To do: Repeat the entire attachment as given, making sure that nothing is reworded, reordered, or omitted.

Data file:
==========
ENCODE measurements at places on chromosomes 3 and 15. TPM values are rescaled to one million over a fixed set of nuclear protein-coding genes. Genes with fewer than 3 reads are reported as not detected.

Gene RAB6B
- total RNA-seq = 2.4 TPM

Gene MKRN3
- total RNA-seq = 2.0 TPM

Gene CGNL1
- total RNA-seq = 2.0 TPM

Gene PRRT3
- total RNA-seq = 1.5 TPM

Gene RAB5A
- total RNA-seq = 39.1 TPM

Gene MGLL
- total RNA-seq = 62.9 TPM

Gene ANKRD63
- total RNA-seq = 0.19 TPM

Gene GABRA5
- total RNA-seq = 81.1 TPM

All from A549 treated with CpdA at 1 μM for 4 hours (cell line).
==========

ENCODE measurements at places on chromosomes 3 and 15. TPM values are rescaled to one million over a fixed set of nuclear protein-coding genes. Genes with fewer than 3 reads are reported as not detected.

Gene RAB6B
- total RNA-seq = 2.4 TPM

Gene MKRN3
- total RNA-seq = 2.0 TPM

Gene CGNL1
- total RNA-seq = 2.0 TPM

Gene PRRT3
- total RNA-seq = 1.5 TPM

Gene RAB5A
- total RNA-seq = 39.1 TPM

Gene MGLL
- total RNA-seq = 62.9 TPM

Gene ANKRD63
- total RNA-seq = 0.19 TPM

Gene GABRA5
- total RNA-seq = 81.1 TPM

All from A549 treated with CpdA at 1 μM for 4 hours (cell line).